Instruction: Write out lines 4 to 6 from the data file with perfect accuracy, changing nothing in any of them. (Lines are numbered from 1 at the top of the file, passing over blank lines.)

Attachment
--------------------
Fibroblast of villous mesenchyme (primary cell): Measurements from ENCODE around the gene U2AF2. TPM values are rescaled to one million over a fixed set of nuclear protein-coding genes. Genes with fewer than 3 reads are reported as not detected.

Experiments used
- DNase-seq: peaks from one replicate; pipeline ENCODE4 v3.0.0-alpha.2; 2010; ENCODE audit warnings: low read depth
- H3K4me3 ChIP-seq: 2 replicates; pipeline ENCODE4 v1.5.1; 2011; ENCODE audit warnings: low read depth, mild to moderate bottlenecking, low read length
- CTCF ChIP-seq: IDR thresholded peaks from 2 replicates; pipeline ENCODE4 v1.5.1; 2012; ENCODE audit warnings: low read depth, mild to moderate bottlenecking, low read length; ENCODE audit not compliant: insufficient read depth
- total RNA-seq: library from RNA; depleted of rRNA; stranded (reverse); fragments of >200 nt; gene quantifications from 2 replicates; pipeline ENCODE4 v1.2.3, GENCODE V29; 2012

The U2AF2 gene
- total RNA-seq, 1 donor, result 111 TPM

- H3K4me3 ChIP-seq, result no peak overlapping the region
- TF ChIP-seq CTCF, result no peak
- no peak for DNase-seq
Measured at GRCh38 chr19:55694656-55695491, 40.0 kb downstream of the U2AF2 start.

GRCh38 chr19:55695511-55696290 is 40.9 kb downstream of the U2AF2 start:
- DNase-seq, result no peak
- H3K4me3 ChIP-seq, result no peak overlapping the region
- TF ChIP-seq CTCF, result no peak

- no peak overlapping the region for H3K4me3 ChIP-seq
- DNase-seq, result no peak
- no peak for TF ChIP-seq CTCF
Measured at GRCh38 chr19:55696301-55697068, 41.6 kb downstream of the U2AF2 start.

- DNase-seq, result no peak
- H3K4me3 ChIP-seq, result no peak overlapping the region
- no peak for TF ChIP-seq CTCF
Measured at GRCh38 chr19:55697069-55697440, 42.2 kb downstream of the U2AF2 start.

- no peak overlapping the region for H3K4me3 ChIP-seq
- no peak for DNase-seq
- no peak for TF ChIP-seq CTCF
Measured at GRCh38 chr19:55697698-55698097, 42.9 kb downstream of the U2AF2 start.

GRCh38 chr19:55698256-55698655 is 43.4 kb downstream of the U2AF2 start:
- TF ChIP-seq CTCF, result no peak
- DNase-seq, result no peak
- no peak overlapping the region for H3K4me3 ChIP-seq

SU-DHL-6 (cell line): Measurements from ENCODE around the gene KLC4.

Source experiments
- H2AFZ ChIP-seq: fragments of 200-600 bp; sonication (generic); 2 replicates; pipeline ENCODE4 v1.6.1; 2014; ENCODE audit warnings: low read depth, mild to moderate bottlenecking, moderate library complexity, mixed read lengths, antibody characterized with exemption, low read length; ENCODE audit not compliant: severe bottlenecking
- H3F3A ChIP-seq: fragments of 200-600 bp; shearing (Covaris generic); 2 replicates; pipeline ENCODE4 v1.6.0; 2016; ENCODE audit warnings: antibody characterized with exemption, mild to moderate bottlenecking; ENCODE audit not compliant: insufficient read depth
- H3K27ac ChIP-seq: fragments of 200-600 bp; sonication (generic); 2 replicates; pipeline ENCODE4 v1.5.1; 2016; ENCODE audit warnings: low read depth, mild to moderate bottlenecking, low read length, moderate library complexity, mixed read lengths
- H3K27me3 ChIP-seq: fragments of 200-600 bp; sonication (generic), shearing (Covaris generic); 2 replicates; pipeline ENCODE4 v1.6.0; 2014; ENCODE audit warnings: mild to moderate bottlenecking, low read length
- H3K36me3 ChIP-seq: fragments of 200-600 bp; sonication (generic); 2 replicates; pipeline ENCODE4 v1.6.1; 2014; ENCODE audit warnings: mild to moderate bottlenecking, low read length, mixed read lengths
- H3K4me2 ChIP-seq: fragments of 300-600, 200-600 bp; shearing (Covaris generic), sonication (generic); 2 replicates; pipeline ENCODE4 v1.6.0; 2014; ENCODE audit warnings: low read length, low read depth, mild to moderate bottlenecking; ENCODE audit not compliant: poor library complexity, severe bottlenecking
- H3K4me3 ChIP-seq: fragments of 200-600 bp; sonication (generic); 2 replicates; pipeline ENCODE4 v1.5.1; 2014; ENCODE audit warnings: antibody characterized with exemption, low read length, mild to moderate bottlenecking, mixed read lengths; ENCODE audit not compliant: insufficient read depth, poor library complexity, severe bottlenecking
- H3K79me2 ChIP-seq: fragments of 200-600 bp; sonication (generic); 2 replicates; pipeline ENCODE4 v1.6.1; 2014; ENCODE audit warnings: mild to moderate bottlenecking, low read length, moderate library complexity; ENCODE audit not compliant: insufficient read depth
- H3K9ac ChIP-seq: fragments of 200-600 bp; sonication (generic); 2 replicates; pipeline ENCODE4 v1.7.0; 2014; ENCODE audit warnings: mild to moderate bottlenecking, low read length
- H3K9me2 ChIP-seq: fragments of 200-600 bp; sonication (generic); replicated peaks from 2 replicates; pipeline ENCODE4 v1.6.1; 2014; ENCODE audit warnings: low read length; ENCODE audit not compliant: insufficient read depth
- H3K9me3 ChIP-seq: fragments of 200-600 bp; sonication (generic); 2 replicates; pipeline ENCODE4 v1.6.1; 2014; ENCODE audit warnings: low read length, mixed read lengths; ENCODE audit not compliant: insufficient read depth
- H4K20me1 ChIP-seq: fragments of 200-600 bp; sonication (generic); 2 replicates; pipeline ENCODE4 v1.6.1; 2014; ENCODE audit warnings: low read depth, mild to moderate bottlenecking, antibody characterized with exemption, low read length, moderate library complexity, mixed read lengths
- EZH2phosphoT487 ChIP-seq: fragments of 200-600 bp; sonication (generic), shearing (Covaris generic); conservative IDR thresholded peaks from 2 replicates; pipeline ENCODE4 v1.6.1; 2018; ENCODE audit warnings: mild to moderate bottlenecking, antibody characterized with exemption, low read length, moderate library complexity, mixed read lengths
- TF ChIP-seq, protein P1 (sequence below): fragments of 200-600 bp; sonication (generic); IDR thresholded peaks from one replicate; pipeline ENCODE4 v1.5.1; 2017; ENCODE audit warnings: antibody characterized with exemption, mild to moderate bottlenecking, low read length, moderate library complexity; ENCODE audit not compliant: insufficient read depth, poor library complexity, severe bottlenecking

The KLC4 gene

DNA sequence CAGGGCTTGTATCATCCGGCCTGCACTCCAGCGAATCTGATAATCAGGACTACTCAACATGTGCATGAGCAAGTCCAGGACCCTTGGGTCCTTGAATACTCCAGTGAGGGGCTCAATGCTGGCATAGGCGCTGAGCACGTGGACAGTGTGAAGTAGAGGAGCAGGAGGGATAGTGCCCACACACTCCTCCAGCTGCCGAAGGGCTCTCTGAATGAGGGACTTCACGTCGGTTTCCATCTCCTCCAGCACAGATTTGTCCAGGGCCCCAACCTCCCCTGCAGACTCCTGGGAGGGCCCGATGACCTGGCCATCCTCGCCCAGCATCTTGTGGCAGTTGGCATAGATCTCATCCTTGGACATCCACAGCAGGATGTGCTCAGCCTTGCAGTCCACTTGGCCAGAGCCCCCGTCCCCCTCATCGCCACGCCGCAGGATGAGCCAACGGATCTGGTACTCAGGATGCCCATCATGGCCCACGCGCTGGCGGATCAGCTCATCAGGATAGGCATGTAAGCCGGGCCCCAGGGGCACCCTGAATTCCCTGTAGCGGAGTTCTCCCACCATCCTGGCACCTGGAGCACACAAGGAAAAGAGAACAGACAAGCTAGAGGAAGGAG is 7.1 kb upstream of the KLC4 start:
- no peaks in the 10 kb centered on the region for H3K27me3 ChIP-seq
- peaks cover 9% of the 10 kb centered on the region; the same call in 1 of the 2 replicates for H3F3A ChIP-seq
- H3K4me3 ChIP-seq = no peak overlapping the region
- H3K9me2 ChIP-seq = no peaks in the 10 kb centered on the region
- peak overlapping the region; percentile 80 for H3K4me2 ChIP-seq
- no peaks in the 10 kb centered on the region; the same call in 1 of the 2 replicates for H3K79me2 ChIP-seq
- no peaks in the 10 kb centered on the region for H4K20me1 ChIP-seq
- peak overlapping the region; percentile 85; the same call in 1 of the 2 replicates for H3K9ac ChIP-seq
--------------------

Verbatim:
- H3K4me3 ChIP-seq: 2 replicates; pipeline ENCODE4 v1.5.1; 2011; ENCODE audit warnings: low read depth, mild to moderate bottlenecking, low read length
- CTCF ChIP-seq: IDR thresholded peaks from 2 replicates; pipeline ENCODE4 v1.5.1; 2012; ENCODE audit warnings: low read depth, mild to moderate bottlenecking, low read length; ENCODE audit not compliant: insufficient read depth
- total RNA-seq: library from RNA; depleted of rRNA; stranded (reverse); fragments of >200 nt; gene quantifications from 2 replicates; pipeline ENCODE4 v1.2.3, GENCODE V29; 2012